The Supreme Court issued a unique order — but no decision — in a dispute between a group of Christian organizations and the Obama administration over the government’s handling of religious objections to its HHS mandate. Defendants argued that the mandate, which is part of the Affordable Care Act, forces them to be a party to the delivery of medical services that violate their beliefs.
The much-watched case, Zubik v. Burwell, was the key religious liberty case on the court’s docket this year. Its order, apparently the result of the inability of the short-handed court to reach a majority opinion, urges both parties and lower courts to seek compromise that would achieve common goals, but sets no precedent on the broader legal issues in question.
The order says that the parties should arrive at an arrangement that “accommodates petitioners’ religious exercise” while insuring that their employees will “receive full and equal health coverage” that will also provide the services covered by the mandate. In the event that the administration and the Christian groups cannot find common ground, each case will be directed back to the lower court that issued prior rulings.
The justices made clear that “the court expresses no view on the merits of the cases,” saying that the decision should in no way be taken to indicate a ruling on the religious objectors’ claim that the mandate imposes a “substantial burden” on their religious beliefs or other constitutional issues at hand.
Justice Sonia Sotomayor authored a separate document stressing that she joins the opinion only on the basis that lower courts will not interpret the order “as signals of where this Court stands” on any of the given questions.
Despite clear disclaimers, advocates for both sides were quick to claim a victory.
“From our point of view, this decision is a win for religious liberty. The government has admitted that it does not need a religious institution’s health plans to accomplish its goals,” said Mark Rienzi, senior counsel at the Becket Fund for Religious Liberty, which represents the Little Sisters of the Poor, one of the plaintiffs. His reference to the government’s admission concerns statements in additional documents that were submitted by both parties following oral arguments upon the request of the Court. It was an early sign that the Justices were seeking compromise in lieu of a decision.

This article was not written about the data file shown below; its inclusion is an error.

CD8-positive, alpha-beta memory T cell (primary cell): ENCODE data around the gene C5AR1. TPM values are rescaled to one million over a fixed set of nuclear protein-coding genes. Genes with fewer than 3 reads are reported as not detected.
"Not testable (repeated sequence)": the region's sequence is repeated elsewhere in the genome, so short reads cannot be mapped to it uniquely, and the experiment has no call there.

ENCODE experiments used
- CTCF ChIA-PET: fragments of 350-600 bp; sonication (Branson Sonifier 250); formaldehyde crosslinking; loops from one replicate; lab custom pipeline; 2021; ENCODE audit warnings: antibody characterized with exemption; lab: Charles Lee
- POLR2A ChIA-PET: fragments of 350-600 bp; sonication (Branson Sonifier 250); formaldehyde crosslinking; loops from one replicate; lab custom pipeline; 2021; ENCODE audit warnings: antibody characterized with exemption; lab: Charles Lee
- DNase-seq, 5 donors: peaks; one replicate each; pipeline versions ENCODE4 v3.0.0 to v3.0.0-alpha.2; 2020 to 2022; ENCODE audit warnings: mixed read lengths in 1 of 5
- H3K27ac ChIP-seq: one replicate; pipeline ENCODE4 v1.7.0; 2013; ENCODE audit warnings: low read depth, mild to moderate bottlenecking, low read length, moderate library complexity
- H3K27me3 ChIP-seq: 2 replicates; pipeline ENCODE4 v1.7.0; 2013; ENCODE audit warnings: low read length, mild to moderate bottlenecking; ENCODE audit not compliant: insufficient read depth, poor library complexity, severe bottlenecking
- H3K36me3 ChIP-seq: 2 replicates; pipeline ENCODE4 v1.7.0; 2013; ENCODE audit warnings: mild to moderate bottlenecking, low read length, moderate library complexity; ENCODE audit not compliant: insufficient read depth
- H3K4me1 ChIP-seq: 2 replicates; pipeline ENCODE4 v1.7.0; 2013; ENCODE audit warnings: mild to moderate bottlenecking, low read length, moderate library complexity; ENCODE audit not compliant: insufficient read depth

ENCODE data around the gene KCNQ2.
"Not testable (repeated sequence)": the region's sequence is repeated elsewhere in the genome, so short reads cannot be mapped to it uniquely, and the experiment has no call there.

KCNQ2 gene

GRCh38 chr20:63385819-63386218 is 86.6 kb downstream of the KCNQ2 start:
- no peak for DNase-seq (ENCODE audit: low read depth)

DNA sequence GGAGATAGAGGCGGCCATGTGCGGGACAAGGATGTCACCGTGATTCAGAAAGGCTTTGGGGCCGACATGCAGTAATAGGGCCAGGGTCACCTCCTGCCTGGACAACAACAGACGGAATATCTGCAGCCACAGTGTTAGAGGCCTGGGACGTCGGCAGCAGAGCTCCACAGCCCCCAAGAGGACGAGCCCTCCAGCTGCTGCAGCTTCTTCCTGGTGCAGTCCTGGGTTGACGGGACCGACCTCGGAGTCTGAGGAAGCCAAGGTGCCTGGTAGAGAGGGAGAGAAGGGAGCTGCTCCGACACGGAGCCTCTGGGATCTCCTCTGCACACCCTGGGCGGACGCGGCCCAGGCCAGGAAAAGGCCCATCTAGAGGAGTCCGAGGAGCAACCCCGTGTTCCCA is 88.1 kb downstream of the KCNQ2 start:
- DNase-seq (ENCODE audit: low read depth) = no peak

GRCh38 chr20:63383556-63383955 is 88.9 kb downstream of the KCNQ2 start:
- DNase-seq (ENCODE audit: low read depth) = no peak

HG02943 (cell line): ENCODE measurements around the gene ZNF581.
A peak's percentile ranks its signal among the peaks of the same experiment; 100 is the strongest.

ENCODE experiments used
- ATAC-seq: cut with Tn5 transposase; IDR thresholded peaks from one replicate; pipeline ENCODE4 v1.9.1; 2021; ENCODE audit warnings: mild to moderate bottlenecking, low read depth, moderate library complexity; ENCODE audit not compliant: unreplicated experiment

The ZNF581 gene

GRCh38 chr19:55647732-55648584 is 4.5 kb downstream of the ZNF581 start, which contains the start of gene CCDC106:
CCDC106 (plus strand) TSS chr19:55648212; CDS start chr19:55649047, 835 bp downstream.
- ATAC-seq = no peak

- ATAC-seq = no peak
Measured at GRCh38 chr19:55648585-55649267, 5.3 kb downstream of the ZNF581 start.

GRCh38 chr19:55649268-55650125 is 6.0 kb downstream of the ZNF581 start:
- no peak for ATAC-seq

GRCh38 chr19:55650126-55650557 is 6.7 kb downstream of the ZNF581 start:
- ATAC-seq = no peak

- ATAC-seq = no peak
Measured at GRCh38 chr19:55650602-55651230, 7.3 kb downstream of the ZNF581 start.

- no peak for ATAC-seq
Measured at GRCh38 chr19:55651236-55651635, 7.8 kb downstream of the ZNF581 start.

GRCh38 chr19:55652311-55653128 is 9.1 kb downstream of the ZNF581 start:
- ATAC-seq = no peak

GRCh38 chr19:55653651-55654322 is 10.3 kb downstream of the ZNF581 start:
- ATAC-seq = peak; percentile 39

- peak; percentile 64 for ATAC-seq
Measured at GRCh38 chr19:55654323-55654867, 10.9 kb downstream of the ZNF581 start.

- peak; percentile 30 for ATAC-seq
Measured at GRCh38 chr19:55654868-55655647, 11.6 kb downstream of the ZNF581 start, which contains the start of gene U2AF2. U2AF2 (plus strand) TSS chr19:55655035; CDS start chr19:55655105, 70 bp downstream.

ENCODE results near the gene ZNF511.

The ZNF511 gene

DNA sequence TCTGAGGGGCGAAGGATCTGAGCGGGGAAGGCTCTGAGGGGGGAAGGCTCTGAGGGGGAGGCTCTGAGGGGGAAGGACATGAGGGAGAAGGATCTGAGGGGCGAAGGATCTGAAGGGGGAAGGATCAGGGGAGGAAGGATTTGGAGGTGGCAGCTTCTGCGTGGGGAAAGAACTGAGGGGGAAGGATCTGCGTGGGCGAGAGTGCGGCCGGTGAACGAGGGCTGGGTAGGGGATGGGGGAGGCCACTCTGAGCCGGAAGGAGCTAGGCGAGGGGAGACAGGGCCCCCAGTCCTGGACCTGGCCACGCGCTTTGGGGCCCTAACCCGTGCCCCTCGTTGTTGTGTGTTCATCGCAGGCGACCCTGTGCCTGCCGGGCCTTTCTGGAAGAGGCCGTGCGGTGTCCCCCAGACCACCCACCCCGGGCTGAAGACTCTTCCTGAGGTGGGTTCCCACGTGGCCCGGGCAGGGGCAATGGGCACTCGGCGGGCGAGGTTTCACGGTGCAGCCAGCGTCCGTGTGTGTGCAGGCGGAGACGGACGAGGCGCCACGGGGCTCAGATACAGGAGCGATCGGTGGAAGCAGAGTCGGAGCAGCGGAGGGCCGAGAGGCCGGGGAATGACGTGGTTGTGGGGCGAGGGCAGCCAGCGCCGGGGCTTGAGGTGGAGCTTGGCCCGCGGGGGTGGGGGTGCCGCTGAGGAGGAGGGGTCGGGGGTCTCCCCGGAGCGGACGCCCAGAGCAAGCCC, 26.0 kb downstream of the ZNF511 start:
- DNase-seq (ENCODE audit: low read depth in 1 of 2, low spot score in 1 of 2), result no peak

Rienzi pointed to the fact that the order unanimously invalidates all lower court rulings against the Christian groups and suspends fines imposed by the government as signs of acknowledgment of the merits of his client’s argument.
Similar sentiments were heard from supporters of the government’s case.
“This sounds like a draw, but it isn’t exactly. Concealed in the Court’s oracular language is a tentative but important win for the government,” wrote Garett Epps, a legal scholar who has taken a critical position on the plaintiff’s arguments, in an article for The Atlantic.
He said that the order’s statement that health care coverage be provided “seamlessly” indicated that the religious organization’s insistence on entirely separate plans to cover the medical services covered by the HHS mandate would be unacceptable to the Court.
In the fallout of the landmark Hobby Lobby ruling, which allowed certain small businesses whose owners held objections to compliance with the health-care mandate to remain exempt, the administration made an accommodation for religious objectors to provide the services in question through a third party. However, several Christian organizations have refused to comply, arguing that the arrangement still forces them to compromise their religious beliefs.
The administration has maintained that the option does not make the groups a party to the delivery of services.
This approach in particular has alarmed many advocates of religious liberty, as it effectively let courts interpret the details of faith for litigants and was the focus of an amicus brief submitted by Rabbi Mitchell Rocklin, Rabbi Steven Pruzansky and Rabbi Dov Fischer.
Another brief from the National Jewish Commission on Law and Public Affairs (COLPA) raised concern over the government’s position that plaintiffs could not be considered religious institutions since they are not explicitly places of worship. The ruling leaves both issues unresolved.
“This decision is a positive development for the issues raised in the Rabbis’ brief because it wipes the lower courts’ harmful decisions off the books,” said attorney Howard Slugh, who prepared the brief on behalf of the Rabbis mentioned above. “It is likely that the Court will still — one day — have to reaffirm that religious adherents rather than government functionaries get to define religious adherents’ religious beliefs and practices.”
Rabbi Abba Cohen, Agudath Israel’s vice president for federal affairs and Washington bureau director, told Hamodia that while the ruling certainly left many important questions unresolved, the court’s approach of compromise is a positive step in and of itself.
“I think religious organizations have always favored finding a way to work out accommodation rather than going to court,” he said. “To the extent that the court is concerned with finding a way to accommodate [religious objectors], it is a good thing for religious liberty, but we’ll have to see what will really happen from here.”
It is unclear at this point whether direct negotiations between the government and objectors will yield a solution that will satisfy the needs of both sides, or whether cases will return to lower courts for new decisions in light of the justices’ instructions. A further split in rulings from appeals courts could potentially return the issue to the Supreme Court, but most likely not before the appointment of a new justice to fill the vacancy left by the death of Antonin Scalia.